Robotics in Therapy
Robotics in Therapy
With 1 in every 100 children in the UK having autism, rising numbers of dementia cases worldwide, and by 2060 an estimated 30% of Europeans being over the age of 60 compared with 17% in 2010, there is a growing problem of finding enough trained therapists and carers to keep up with demand.
The University of Hertfordshire is investing in research and development on the use of robots in care and therapy, to secure the future of healthcare. Your donation can help fund research using robotics in therapy.
The University of Hertfordshire’s Adaptive Systems Research Group focuses its work on artificial life and rehabilitation and assistive robotics, with expertise in neurorehabilitation robots, robot-assisted play, and socially assistive robots. The University’s application of such robotic technology in therapy impacts upon a wide range of people with differing needs, enabling them to lead more independent lives.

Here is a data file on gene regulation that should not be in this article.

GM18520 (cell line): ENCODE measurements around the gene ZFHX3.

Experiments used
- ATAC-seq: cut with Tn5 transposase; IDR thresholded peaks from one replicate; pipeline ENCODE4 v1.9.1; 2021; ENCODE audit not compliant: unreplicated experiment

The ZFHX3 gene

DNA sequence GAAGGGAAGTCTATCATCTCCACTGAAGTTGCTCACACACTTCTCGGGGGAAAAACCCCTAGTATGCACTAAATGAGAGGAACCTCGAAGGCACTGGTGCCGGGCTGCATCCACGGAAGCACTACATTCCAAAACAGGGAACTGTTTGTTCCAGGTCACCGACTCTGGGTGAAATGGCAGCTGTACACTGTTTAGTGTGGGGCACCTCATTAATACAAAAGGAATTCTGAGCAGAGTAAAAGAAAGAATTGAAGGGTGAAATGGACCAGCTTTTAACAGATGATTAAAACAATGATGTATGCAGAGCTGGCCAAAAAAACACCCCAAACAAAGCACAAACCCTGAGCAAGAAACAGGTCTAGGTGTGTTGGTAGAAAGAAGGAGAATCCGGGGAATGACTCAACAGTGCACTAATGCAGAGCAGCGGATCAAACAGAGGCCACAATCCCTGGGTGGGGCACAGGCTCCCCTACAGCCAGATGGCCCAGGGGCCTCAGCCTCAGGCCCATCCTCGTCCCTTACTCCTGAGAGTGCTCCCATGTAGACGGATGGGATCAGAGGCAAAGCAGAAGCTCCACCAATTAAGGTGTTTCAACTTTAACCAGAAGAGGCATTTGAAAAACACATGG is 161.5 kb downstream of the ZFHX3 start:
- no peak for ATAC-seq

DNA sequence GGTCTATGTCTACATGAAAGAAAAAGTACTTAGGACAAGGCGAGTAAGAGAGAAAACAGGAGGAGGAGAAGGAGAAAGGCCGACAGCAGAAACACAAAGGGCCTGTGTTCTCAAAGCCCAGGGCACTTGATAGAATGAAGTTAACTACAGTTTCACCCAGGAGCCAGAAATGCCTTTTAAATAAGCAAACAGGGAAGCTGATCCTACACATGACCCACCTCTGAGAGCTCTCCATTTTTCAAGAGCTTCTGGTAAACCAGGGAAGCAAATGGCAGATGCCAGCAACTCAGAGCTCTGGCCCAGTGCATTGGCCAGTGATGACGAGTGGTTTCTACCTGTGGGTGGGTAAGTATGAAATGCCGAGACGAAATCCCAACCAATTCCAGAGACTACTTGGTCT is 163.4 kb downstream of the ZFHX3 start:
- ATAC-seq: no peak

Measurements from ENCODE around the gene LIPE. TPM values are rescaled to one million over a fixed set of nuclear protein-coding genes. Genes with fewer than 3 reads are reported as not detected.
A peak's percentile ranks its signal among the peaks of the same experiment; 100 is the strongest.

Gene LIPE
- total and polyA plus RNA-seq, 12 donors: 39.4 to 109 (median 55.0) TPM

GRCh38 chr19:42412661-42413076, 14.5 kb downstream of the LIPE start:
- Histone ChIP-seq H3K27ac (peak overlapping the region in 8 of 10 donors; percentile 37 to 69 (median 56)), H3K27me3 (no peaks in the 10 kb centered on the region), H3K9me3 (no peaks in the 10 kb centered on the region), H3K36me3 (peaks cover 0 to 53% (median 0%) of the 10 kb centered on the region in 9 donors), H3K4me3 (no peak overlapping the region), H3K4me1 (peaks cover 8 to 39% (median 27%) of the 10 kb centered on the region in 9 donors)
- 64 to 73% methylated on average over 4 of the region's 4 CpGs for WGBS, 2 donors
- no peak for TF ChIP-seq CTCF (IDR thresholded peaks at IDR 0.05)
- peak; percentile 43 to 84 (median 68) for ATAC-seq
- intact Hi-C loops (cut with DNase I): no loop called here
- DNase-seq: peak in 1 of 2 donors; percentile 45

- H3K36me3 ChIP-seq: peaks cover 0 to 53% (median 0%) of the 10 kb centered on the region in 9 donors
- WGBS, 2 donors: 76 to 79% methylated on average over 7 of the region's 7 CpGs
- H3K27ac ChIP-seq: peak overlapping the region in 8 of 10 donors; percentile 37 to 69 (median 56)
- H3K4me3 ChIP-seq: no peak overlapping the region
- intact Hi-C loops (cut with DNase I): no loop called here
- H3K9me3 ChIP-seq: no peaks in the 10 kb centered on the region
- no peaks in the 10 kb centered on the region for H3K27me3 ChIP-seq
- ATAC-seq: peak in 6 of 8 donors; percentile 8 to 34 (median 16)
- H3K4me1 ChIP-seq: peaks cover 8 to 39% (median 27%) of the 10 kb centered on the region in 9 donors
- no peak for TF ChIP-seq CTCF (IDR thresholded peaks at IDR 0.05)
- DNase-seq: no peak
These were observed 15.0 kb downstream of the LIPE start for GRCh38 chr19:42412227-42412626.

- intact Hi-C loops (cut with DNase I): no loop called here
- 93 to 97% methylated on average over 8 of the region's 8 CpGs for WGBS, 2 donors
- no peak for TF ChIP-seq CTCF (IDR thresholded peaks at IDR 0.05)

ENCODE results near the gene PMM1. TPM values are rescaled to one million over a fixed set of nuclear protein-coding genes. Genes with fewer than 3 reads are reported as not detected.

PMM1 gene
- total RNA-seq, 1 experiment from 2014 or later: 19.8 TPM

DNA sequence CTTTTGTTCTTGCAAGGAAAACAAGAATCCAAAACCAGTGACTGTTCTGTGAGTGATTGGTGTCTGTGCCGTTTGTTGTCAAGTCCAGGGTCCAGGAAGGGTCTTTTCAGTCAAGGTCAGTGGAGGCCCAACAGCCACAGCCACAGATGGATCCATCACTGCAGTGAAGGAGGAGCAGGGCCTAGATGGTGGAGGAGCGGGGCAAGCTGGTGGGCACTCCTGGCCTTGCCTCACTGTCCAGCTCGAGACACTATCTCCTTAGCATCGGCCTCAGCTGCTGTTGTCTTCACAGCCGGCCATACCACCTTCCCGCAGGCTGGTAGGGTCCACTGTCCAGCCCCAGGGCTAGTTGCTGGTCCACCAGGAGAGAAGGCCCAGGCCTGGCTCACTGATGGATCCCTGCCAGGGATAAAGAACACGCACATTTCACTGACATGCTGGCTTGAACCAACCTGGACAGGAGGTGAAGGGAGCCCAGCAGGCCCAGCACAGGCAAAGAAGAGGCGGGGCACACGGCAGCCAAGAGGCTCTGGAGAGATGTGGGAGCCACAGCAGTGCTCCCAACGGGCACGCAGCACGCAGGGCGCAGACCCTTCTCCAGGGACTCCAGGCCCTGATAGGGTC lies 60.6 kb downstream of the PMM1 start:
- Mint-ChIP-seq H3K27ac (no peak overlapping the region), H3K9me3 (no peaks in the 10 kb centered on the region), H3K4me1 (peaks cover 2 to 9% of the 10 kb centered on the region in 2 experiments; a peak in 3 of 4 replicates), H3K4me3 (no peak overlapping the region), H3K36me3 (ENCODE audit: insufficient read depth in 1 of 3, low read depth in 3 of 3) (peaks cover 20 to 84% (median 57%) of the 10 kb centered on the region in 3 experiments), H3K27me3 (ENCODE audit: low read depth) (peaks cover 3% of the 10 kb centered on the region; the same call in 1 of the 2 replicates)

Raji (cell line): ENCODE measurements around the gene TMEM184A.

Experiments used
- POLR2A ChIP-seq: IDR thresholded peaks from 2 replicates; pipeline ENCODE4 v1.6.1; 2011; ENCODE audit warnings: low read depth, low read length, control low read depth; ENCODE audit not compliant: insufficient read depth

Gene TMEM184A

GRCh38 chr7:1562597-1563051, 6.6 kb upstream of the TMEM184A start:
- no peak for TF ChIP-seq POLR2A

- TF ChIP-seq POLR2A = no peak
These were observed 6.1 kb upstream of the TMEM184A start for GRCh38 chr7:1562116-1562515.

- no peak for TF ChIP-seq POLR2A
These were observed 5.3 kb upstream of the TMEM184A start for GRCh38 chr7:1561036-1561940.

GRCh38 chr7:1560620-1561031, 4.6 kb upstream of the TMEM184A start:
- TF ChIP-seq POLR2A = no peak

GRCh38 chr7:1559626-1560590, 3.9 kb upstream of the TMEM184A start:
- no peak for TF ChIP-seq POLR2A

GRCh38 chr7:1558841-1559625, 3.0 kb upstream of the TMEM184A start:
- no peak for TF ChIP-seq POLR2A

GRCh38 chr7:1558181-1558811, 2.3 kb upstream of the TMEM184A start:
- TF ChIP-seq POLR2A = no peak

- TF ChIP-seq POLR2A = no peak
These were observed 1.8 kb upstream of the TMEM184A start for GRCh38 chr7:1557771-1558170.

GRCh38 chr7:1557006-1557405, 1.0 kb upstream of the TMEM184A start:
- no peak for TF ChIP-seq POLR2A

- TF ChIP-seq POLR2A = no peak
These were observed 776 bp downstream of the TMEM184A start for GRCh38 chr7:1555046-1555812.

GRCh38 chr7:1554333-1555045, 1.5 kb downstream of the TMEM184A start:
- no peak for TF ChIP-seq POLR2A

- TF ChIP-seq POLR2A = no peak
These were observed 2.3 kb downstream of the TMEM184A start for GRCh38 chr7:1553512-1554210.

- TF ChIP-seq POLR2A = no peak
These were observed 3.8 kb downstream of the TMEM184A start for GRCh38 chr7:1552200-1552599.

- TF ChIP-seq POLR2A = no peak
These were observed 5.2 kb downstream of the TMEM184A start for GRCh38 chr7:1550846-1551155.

… Developing tomorrow
Supporting the University’s Robotics in Therapy campaign will enable innovative healthcare solutions to be developed, securing the care and therapy for future generations. Our priority projects include:
- KASPAR: A child-sized, socially-interactive robot that enhances the social and educational development of children with autism, enabling them to fulfil their true potential.
- Robotic stroke rehabilitation glove: A glove that stroke sufferers can use in their own home to support rehabilitation and personal independence in receiving therapies.
- Diabetes Robot: A robot programmed to display the symptoms of diabetes to teach young children recently diagnosed with diabetes how to manage their condition themselves. More information on the BBC news channel.
Help us make it happen
Please contact Harriet Bayliss, Head of Development and Alumni Relations, on +44 (0)1707 281273 for more information about any of the University’s fundraising activities or legacy giving.